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Preview: Nancy Pearl Book Reviews Podcast

KUOW Seattle News and Information



Stories and features from the KUOW newsroom.



Last Build Date: Thu, 21 Sep 2017 19:40:27 +0000

 



Asking an African American if you can touch their hair can mean you're racist

Thu, 21 Sep 2017 18:11:22 +0000

Racism takes many forms — it could be a white supremacist rally or a racial slur — but more subtle forms, called microaggressions, happen every day. Dr. Jonathan Kanter wanted to learn more about microaggressions from a white person's point of view. The associate psychology professor and his research team at the University of Washington found that people who are more likely to make subtle racist statements are also more racist in other ways. He told KUOW's Emily Fox that the researchers began by asking black students what they thought were microaggressive behavior.


Media Files:
https://cpa.ds.npr.org/kuow/audio/2017/09/microaggressions_2way_0.mp3




John Nichols: Trump's inner circle is the 'biggest grifter convention in modern times'

Thu, 21 Sep 2017 18:03:33 +0000

Who are the most dangerous people in America? According to author John Nichols, the answer to that question includes the following: Betsy DeVos, Scott Pruitt, Stephen Miller, Steve Bannon, Jeff Sessions, Elaine Chao, Kris Kobach and Rex Tillerson. The list goes on to include over 40 members of President Donald Trump’s inner circle.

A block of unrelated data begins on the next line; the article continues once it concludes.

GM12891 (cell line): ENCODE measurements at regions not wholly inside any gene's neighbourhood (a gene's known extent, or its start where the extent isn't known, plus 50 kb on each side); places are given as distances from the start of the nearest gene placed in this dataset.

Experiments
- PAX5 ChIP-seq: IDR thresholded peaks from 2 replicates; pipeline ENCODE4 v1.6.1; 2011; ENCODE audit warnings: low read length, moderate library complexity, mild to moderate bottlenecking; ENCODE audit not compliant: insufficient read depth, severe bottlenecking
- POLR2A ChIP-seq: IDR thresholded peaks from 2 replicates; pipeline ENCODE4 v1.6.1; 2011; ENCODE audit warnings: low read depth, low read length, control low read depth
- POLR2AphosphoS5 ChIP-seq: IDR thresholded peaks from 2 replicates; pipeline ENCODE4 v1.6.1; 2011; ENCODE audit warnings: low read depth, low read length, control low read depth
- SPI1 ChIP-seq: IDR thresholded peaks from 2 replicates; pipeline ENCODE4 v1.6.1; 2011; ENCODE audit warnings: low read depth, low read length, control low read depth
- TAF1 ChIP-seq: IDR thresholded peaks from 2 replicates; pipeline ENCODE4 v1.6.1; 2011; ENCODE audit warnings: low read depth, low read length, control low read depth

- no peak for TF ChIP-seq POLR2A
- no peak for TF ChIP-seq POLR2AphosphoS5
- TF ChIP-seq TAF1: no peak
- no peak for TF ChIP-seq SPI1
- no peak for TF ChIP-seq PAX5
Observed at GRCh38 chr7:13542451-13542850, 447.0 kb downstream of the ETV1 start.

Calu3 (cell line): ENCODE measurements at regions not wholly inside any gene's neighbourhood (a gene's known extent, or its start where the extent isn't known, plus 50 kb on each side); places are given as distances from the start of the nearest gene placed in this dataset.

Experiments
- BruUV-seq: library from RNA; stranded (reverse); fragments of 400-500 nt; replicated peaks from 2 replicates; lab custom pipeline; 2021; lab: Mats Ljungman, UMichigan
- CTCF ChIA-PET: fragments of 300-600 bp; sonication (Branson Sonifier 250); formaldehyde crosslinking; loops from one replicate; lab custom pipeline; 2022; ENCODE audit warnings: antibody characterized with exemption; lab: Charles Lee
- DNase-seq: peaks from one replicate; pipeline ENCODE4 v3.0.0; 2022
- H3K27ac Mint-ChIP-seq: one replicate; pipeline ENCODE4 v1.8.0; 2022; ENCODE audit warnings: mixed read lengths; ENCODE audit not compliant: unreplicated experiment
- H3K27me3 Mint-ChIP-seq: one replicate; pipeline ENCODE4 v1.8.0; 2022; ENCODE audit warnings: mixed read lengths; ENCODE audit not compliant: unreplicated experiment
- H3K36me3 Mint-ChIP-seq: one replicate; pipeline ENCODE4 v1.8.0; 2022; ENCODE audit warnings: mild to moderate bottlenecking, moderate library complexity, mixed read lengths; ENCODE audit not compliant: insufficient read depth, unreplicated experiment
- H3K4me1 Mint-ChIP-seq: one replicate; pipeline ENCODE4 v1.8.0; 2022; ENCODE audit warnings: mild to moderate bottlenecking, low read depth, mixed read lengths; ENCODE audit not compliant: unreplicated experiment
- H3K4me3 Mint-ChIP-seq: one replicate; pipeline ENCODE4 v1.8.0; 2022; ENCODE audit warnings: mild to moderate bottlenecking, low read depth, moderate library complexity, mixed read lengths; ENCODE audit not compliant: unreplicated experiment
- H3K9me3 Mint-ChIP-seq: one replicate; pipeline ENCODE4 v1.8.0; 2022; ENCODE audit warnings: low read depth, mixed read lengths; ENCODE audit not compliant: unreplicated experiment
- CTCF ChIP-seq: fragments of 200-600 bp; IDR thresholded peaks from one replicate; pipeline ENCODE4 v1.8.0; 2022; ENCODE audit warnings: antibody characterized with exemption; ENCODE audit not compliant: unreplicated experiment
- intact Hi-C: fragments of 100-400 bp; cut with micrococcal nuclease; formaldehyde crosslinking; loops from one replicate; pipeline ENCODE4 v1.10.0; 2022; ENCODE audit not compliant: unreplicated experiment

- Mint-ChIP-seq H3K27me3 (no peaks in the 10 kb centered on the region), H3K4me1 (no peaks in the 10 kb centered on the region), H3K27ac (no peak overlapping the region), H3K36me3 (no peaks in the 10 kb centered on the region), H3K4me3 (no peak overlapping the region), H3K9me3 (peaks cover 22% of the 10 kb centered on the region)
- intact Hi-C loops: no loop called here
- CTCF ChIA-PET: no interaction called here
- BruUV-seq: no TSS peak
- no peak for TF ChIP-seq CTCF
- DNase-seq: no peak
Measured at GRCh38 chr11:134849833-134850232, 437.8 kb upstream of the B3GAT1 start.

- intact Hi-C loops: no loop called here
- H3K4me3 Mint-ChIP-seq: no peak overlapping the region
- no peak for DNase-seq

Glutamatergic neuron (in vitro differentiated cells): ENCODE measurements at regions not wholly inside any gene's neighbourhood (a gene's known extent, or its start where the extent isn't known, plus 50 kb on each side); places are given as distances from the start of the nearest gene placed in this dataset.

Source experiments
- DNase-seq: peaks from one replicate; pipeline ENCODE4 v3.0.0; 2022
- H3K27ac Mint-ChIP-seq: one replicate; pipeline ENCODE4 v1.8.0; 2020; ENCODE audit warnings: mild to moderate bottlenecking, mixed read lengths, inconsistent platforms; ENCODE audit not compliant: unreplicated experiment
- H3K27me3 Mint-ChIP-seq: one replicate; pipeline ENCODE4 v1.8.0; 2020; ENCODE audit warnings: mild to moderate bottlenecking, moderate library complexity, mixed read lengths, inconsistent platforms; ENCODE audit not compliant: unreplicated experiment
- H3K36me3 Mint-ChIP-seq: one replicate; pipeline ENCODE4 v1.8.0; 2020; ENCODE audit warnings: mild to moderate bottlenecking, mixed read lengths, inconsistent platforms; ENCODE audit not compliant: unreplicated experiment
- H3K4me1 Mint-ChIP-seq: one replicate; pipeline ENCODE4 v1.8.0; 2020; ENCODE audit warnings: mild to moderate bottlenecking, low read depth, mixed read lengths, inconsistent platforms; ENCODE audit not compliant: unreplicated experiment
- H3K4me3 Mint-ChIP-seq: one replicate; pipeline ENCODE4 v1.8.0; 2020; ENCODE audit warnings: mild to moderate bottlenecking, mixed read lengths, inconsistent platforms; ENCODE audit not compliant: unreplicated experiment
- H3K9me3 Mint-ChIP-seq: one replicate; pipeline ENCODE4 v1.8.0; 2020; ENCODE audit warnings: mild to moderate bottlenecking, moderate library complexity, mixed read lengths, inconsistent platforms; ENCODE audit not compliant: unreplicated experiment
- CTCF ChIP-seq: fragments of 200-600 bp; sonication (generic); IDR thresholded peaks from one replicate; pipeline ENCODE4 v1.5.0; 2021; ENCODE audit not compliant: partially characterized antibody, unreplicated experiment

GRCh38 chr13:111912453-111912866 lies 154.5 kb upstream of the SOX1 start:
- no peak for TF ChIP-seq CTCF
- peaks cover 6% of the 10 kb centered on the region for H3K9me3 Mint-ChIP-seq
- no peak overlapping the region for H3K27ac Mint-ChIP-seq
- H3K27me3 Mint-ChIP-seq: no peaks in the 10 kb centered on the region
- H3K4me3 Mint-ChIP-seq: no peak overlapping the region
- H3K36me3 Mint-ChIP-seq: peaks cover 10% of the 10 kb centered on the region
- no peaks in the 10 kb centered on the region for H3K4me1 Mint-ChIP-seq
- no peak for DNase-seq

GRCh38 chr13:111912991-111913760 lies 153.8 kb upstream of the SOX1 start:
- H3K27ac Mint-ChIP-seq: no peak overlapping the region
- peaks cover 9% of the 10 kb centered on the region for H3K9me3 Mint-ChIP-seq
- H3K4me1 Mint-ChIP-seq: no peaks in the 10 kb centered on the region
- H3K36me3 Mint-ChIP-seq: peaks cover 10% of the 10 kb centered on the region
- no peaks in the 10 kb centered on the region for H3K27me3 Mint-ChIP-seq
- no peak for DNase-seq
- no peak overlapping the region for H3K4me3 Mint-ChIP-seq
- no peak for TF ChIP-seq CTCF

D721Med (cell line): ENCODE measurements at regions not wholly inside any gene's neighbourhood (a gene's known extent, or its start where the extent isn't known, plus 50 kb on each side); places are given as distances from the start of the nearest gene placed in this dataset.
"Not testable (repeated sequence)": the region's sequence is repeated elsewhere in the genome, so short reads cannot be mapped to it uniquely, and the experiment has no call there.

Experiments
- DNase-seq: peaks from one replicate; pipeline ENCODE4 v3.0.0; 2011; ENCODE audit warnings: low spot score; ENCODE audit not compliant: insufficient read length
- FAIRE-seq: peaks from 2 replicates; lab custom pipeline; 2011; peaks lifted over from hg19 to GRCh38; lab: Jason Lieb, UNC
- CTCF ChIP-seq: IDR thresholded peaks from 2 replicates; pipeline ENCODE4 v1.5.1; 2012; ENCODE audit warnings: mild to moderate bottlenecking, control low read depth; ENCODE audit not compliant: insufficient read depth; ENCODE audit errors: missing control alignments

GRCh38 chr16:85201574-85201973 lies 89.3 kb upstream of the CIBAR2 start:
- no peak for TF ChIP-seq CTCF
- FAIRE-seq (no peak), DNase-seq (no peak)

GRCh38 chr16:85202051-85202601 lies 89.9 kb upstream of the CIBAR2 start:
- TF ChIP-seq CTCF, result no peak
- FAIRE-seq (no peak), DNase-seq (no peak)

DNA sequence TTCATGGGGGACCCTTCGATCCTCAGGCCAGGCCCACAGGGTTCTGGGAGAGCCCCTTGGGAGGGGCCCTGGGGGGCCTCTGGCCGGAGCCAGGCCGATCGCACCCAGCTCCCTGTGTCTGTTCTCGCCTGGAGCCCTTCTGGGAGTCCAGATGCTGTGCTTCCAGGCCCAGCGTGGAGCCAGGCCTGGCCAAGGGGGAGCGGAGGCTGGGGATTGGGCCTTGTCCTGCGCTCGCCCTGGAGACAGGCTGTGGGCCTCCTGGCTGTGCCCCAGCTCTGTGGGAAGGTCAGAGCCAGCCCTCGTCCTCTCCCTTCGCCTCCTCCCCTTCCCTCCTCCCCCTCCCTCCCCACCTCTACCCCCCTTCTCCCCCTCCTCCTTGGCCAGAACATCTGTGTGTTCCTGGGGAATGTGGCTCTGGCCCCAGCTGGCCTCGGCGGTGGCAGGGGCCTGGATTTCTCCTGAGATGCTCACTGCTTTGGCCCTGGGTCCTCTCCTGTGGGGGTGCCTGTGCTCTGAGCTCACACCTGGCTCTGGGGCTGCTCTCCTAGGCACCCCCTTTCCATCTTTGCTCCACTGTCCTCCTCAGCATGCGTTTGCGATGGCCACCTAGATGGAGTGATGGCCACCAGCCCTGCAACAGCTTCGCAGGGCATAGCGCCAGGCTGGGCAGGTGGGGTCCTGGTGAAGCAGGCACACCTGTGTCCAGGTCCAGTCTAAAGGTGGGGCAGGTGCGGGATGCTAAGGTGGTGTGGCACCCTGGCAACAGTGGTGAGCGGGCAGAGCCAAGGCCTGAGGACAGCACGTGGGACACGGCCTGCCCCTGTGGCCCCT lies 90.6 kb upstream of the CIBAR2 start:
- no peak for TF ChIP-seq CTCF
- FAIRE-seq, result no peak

Media Files:
https://cpa.ds.npr.org/kuow/audio/2017/09/sforum_09212017_nichols_podcast_0.mp3




Seattle's the bogeyman in this state Senate race

Thu, 21 Sep 2017 17:10:06 +0000

The political attack ad starts with the image of a dirty heroin needle. "Heroin destroys lives and threatens our community," the narrator says. “Now Seattle politicians wants safe injection sites around King County.”


Media Files:
https://cpa.ds.npr.org/kuow/audio/2017/09/NEWS_20170921_Bogeyman.mp3




Thick brows were not invented by your favorite Instagram star

Thu, 21 Sep 2017 15:27:03 +0000

What’s up with eyebrows? Eyebrows take up such a small part of our bodies but hold a special place in our hearts. They also make up a multimillion dollar industry.


Media Files:
https://cpa.ds.npr.org/kuow/audio/2017/09/20170921_ra_eyebrows.mp3




Stop signs aren't all they're cracked up to be, Seattle

Thu, 21 Sep 2017 05:53:04 +0000

As traffic has worsened in the Seattle area, drivers have taken to side streets to beat the brake lights. This prompted one of our most popular Local Wonder questions: Why doesn’t Seattle have more stop signs?


Media Files:
https://cpa.ds.npr.org/kuow/audio/2017/09/NEWS_20170921_StopSigns.mp3




Jailed immigrants paid $1 per day: Wash. state sues

Thu, 21 Sep 2017 03:28:32 +0000

Washington state Attorney General Bob Ferguson is suing the company that runs the immigration detention center in Tacoma. The lawsuit claims that GEO Group, Inc., the second-largest private prison operator in the nation, has been violating the state's minimum wage law for over a decade.


Media Files:
https://cpa.ds.npr.org/kuow/audio/2017/09/NEWS_20170921_WAsuesGEO.mp3




The Record: Wednesday, September 20